quiet, borderline unfriendly
takes batting practice
can field his position

With that type of resume, it’s amazing Tim Salmon was never considered a Little Dawg.

Did you know?

Rod Carew once said to Tim Salmon: "Let's go fishing. I'll be the rod, and you be the salmon." And then they laughed. But they never actually went fishing.

Tuesday, August 25, 2009

Good morning Arizona

Note: This column appears in the 8/27 issue of The Glendale Star and the 8/28 issue of the Peoria Times

I had an interesting morning a couple of weeks ago. Would you like to hear about it? No? Well too bad.

It was Wednesday morning and I was up at my usual time of whenever our seven-month old foster son decides to get up. So who knows…4:30am? I have not woken up with the sun in five months, so all I know is that it was dark.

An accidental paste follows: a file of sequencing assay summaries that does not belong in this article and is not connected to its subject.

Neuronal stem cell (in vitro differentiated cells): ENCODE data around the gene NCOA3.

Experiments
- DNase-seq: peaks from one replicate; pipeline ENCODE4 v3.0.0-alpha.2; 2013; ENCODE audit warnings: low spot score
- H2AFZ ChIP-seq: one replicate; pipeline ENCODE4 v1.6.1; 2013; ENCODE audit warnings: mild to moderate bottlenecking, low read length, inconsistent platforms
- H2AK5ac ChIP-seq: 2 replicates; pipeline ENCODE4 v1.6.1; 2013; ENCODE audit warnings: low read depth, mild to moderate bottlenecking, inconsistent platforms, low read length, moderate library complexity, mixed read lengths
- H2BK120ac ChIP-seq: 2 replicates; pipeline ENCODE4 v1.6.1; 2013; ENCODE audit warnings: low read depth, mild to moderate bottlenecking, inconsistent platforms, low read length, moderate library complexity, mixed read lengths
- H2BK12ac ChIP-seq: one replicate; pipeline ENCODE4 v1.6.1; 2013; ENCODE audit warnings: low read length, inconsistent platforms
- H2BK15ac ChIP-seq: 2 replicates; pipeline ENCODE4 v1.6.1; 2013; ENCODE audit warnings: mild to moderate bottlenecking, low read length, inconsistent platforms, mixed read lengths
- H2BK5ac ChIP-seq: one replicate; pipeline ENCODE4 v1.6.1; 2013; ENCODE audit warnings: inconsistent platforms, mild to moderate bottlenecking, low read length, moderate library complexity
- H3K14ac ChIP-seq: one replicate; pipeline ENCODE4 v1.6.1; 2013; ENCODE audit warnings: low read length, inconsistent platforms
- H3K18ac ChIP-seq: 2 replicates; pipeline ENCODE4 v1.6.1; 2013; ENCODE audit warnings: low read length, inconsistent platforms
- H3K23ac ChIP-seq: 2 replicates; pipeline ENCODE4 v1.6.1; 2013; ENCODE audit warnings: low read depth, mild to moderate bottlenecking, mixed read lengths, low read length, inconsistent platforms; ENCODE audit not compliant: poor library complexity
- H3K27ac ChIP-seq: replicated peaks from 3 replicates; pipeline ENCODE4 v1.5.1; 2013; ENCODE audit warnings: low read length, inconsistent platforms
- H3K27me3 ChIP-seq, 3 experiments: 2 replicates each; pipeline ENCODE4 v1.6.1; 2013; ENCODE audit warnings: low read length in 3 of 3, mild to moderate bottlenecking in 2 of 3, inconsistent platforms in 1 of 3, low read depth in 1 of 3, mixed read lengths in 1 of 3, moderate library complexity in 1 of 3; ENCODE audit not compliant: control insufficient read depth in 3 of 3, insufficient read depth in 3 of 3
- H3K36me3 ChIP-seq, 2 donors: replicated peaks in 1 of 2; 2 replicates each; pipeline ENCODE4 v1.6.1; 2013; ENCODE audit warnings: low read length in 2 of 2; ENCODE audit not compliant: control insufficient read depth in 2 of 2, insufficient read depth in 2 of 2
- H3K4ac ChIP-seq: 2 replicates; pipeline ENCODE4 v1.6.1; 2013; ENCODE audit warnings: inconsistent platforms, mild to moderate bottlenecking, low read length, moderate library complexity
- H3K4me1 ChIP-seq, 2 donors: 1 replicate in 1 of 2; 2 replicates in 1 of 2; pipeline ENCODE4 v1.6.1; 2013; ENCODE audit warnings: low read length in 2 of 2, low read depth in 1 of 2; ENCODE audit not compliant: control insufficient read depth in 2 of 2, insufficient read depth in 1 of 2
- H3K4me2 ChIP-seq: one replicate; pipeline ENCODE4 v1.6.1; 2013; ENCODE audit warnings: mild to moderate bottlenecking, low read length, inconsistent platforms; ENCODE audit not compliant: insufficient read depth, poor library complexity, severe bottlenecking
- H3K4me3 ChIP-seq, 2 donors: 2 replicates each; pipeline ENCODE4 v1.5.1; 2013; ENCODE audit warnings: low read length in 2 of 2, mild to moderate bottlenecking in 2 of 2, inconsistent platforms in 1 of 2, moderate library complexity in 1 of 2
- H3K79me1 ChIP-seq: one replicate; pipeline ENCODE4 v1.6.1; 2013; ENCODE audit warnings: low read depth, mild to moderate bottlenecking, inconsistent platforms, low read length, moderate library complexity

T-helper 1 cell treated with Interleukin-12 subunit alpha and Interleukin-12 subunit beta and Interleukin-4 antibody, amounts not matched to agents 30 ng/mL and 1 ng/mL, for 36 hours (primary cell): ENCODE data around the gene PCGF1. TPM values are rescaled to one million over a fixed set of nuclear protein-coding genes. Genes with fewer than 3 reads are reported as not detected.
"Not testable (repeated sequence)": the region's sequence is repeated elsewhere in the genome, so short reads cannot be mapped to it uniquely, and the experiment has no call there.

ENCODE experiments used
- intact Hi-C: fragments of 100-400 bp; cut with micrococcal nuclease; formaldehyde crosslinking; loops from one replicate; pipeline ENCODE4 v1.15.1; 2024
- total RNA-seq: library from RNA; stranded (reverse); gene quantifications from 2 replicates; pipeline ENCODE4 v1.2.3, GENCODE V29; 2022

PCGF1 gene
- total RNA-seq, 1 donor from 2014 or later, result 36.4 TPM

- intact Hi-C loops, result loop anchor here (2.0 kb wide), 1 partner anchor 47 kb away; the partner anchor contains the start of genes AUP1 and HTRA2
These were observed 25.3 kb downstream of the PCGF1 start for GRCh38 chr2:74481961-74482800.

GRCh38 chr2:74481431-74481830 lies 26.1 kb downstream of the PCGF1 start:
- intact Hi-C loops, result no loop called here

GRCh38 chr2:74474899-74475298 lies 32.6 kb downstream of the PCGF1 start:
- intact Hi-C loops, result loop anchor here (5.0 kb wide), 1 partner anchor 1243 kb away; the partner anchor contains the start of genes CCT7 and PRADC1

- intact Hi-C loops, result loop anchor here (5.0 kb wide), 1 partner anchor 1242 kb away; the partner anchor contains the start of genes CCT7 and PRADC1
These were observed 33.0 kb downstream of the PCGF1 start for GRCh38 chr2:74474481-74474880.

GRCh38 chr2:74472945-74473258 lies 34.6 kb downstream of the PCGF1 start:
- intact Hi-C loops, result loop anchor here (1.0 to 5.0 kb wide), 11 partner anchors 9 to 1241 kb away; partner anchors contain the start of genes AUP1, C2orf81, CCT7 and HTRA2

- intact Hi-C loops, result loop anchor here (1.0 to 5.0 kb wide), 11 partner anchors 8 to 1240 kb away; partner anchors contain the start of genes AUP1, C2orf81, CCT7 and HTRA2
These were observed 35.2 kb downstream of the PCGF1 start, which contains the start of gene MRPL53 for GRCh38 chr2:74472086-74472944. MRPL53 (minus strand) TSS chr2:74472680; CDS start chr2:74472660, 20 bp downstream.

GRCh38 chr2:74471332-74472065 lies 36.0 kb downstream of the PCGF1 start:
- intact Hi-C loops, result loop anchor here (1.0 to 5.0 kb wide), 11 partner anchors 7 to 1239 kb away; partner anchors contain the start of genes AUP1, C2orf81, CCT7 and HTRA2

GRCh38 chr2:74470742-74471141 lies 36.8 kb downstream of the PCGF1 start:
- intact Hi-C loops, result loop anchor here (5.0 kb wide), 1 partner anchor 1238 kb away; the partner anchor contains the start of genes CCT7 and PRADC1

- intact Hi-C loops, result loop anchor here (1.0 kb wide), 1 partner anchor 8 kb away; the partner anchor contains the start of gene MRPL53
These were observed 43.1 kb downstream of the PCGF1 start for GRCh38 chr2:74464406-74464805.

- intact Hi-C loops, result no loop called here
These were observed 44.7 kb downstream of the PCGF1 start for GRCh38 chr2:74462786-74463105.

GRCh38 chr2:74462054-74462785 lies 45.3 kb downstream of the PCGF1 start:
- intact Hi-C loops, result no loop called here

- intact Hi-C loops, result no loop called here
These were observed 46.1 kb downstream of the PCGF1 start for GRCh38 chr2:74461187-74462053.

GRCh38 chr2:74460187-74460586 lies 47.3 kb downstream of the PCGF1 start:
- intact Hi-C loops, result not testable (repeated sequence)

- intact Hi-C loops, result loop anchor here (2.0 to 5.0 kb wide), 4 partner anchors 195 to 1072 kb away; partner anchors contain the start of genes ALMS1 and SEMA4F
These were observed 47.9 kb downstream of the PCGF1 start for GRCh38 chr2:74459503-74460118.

I embarked on my daily morning routine of bringing our foster son downstairs with our dog Mac happily following in my footsteps. I put the little guy down on the carpet so I could feed the dog. Then I let Mac outside so he could do his thing. As I approached our foster son and got ready to pick him up, what did I see resting on the nearby tile floor trying not to be noticed? Yes. A scorpion.

So that was cool. A scorpion. In our house. Just feet away from a toddler. I celebrated this early morning surprise by smashing the scorpion to bits with my sandal. I smashed it so much that there was nothing to clean up, and I can only assume that the remaining particles of this particular scorpion are now embedded into the bottom of my sandal, along with the particles of other scorpions that have died similar deaths.